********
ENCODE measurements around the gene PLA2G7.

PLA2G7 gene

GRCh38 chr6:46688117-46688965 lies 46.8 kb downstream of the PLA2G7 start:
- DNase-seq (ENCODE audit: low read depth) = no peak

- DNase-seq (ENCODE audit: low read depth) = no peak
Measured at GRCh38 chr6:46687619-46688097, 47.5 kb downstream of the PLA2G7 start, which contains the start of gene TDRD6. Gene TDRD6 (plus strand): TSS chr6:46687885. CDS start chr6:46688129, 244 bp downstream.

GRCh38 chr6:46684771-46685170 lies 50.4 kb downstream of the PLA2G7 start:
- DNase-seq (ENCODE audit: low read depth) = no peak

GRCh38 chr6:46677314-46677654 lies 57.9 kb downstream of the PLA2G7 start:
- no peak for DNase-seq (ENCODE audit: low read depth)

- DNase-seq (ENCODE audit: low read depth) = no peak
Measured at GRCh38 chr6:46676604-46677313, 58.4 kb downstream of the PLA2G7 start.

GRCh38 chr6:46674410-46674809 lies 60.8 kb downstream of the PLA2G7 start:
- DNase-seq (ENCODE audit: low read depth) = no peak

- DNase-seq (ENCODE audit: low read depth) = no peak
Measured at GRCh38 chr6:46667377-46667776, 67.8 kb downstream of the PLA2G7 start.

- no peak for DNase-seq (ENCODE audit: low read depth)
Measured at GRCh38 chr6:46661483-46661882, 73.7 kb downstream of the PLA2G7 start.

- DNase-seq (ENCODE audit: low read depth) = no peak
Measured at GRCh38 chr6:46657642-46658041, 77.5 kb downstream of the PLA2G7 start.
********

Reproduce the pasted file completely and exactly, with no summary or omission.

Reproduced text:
ENCODE measurements around the gene PLA2G7.

PLA2G7 gene

GRCh38 chr6:46688117-46688965 lies 46.8 kb downstream of the PLA2G7 start:
- DNase-seq (ENCODE audit: low read depth) = no peak

- DNase-seq (ENCODE audit: low read depth) = no peak
Measured at GRCh38 chr6:46687619-46688097, 47.5 kb downstream of the PLA2G7 start, which contains the start of gene TDRD6. Gene TDRD6 (plus strand): TSS chr6:46687885. CDS start chr6:46688129, 244 bp downstream.

GRCh38 chr6:46684771-46685170 lies 50.4 kb downstream of the PLA2G7 start:
- DNase-seq (ENCODE audit: low read depth) = no peak

GRCh38 chr6:46677314-46677654 lies 57.9 kb downstream of the PLA2G7 start:
- no peak for DNase-seq (ENCODE audit: low read depth)

- DNase-seq (ENCODE audit: low read depth) = no peak
Measured at GRCh38 chr6:46676604-46677313, 58.4 kb downstream of the PLA2G7 start.

GRCh38 chr6:46674410-46674809 lies 60.8 kb downstream of the PLA2G7 start:
- DNase-seq (ENCODE audit: low read depth) = no peak

- DNase-seq (ENCODE audit: low read depth) = no peak
Measured at GRCh38 chr6:46667377-46667776, 67.8 kb downstream of the PLA2G7 start.

- no peak for DNase-seq (ENCODE audit: low read depth)
Measured at GRCh38 chr6:46661483-46661882, 73.7 kb downstream of the PLA2G7 start.

- DNase-seq (ENCODE audit: low read depth) = no peak
Measured at GRCh38 chr6:46657642-46658041, 77.5 kb downstream of the PLA2G7 start.